Some mycologists liken this emerging fungal disease in snakes to white-nose syndrome, another fungal disease that has killed millions of North American bats. Researchers from the University of Illinois recently published an analysis of Pseudogymnoascus destructans, the fungus implicated in white-nosed syndrome, and are now repeating their analysis on Ophidiomyces. It looks like the fungus killing snakes is very similar in its basic biology to the fungus that has killed over 6 million bats. It occurs in the soil, seems to grow on a wide variety of substances, and possesses many of the same enzymes that make the bat fungus so deadly.

A team of mycologists and herpetologists at the University of Illinois have now developed a faster and more accurate way to test for infection with Ophidiomyces ophiodiicola using quantitative polymerase chain reaction (qPCR), not only to amplify fungal DNA to identify the species present but also to measure the extent of infection. As qPCR is more than 1,000 times more sensitive than conventional methods  testing does not have to rely on tissue or blood samples anymore. A simple skin swab will do and with a properly refined protocol researchers can tell which fungal species and how many fungal spores are in a swab. Infections can be detected much earlier, intervention can start earlier and overall success of treatment or therapy could increase.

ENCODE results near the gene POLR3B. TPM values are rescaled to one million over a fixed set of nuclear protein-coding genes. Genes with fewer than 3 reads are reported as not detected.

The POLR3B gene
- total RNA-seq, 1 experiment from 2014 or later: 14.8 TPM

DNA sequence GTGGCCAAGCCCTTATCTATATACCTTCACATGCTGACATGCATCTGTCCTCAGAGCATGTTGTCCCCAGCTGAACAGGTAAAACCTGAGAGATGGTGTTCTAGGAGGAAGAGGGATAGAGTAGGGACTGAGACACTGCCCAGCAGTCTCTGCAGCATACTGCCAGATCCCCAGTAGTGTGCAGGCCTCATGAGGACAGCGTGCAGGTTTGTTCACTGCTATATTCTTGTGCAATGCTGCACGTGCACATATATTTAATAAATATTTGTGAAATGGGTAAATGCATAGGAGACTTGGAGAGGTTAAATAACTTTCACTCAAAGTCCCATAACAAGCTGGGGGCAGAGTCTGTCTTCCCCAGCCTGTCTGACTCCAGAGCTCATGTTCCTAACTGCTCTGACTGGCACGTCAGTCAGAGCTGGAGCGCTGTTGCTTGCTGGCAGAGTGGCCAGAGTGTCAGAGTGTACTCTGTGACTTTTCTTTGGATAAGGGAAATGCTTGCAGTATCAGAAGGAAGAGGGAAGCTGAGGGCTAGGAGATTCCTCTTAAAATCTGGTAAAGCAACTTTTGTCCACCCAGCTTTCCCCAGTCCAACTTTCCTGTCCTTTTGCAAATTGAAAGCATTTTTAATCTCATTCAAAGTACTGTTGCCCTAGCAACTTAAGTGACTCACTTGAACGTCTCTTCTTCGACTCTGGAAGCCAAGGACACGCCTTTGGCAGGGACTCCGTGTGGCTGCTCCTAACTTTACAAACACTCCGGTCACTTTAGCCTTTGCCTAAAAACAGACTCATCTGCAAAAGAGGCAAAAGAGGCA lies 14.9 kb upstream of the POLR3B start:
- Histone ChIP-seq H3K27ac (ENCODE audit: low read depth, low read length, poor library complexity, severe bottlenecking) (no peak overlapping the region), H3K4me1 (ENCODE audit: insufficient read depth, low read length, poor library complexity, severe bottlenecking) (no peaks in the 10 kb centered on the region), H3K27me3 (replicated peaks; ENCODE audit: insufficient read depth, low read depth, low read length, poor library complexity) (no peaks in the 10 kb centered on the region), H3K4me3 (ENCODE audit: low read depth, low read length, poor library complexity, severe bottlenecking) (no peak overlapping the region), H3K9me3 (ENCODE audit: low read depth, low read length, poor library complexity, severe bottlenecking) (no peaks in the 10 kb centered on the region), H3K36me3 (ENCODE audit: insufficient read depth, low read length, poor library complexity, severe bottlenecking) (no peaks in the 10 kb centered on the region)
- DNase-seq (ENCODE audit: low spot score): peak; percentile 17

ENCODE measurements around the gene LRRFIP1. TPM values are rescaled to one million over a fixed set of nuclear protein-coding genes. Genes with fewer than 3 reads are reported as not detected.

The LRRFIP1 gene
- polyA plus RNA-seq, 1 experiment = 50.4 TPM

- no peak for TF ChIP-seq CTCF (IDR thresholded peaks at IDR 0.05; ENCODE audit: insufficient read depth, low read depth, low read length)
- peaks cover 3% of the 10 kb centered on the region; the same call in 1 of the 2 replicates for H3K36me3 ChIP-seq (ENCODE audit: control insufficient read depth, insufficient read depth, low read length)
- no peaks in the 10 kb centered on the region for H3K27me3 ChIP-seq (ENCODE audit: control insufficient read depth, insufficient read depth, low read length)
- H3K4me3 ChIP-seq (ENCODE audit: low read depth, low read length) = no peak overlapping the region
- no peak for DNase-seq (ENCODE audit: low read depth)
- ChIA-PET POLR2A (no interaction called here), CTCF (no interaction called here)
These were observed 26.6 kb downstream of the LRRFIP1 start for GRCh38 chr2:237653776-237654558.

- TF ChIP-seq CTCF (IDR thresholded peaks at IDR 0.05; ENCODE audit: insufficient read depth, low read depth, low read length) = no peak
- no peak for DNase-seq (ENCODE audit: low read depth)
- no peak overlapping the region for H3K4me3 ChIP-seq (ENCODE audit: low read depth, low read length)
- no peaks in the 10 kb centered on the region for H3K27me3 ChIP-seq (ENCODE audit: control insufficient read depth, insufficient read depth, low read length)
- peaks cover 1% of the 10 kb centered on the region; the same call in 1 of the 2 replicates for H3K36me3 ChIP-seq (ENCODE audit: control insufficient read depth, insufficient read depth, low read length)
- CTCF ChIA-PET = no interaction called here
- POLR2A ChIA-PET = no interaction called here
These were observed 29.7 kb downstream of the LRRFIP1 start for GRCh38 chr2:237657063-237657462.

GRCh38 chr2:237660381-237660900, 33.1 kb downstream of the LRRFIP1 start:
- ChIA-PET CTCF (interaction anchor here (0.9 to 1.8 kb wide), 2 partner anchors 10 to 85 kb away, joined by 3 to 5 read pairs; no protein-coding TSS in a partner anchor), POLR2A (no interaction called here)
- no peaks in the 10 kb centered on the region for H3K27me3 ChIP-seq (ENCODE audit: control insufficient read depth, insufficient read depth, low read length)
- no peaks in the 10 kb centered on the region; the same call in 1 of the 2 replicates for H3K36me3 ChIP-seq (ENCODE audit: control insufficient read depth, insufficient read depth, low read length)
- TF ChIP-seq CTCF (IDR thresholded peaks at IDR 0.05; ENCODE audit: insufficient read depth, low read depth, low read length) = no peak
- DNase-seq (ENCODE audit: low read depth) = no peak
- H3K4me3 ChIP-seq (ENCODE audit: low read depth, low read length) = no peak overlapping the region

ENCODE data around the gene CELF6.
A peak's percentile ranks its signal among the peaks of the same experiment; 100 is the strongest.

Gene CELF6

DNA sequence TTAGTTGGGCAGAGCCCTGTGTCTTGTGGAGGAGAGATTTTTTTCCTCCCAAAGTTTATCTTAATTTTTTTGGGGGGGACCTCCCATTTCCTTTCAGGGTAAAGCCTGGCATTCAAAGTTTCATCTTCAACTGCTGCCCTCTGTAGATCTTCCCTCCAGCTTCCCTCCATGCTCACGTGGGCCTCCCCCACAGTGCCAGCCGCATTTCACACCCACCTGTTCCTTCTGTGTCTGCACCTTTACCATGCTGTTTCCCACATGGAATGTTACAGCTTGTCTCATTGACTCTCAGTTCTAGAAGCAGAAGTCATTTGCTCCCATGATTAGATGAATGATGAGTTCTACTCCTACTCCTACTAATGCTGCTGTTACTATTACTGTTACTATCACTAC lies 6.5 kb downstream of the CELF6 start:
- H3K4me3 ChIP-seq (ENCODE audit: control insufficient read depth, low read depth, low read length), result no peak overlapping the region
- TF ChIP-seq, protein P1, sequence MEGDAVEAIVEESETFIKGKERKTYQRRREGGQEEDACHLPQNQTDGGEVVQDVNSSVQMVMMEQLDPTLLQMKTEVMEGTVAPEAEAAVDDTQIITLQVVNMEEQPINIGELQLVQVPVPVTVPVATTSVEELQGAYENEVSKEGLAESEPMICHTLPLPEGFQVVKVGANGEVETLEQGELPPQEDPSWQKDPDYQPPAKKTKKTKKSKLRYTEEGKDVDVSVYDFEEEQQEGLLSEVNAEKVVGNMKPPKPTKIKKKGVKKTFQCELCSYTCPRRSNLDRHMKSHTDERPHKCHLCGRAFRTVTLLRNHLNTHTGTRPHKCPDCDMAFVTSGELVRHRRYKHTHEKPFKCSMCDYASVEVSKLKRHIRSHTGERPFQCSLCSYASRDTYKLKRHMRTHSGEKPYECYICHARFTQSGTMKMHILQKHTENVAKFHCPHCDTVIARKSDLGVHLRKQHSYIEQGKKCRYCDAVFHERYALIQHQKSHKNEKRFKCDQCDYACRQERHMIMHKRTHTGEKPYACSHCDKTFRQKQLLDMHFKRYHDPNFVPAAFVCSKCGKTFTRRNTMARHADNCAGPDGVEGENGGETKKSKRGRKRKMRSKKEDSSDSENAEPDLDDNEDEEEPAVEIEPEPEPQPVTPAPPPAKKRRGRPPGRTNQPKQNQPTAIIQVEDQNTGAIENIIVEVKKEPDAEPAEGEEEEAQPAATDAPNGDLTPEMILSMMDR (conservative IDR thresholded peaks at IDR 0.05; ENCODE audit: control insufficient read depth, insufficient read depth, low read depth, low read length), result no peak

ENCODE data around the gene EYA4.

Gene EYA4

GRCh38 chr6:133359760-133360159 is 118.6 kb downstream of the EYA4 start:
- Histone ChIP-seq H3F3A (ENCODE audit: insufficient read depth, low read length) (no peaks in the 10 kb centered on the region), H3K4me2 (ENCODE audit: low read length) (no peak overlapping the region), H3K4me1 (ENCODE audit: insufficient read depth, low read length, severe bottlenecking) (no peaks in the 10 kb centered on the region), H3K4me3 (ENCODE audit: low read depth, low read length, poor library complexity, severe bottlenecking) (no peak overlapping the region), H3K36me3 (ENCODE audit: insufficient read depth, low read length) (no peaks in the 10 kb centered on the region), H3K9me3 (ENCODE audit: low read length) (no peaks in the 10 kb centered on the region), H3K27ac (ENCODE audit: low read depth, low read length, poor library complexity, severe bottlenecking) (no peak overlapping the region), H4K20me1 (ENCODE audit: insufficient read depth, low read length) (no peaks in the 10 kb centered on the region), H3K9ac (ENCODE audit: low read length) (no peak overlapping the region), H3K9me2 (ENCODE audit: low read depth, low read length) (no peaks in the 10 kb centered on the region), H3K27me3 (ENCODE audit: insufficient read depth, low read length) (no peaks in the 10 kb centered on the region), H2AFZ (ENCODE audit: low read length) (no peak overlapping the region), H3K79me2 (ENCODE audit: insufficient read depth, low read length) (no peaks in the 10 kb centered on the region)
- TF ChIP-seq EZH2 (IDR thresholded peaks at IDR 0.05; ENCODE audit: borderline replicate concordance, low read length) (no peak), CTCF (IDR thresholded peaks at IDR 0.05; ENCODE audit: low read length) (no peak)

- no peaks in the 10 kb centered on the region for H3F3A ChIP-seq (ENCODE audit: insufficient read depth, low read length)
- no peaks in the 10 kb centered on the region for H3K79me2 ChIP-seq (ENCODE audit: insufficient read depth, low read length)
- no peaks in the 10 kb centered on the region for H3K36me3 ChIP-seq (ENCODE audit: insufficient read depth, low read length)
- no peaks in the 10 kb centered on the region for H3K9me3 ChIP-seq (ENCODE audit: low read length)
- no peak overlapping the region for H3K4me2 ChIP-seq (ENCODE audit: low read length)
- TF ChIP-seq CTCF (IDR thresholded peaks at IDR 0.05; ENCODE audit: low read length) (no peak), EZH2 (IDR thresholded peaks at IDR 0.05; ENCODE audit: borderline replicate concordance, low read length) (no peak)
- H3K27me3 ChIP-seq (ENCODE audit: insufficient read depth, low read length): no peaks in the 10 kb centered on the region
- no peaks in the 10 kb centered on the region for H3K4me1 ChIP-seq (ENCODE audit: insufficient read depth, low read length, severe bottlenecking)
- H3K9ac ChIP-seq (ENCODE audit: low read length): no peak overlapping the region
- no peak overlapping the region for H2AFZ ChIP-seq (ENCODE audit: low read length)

Unfortunately, preliminary studies show that the common disinfectants used are not effective and everyone handling infected snakes needs to rethink procedures to avoid the inadvertent spread of the disease.

This new qPCR test represents a big step forward in the efforts  to characterize both biological and health factors that lead to infection. It also will help the team develop new therapies to treat infections in snakes.

Here a nice video describing the entire project:

Tuesday, July 15, 2014

Welsh liquid gold

One question I hear rather frequently from people interested in our work is: Once you finished cataloging all life what are you going to do with all that information? For someone who works with DNA Barcoding for almost 10 years it is rather easy to respond with a number of examples especially those we had in mind all along when we build our reference libraries. However, it is much better to refer to examples where DNA Barcoding libraries have already been put to good use:

Wales is the first nation in the world to have barcoded all of its native flowering plants and conifers, enabling the identification of any plant species in Wales from the tiniest fragment of leaf, seed or pollen grain. In total 98% of the Welsh native flora (1143 species) has DNA barcodes for rbcL and 90% for rbcL and matK. The creation of this reference library was already reported in PLoS ONE about two years ago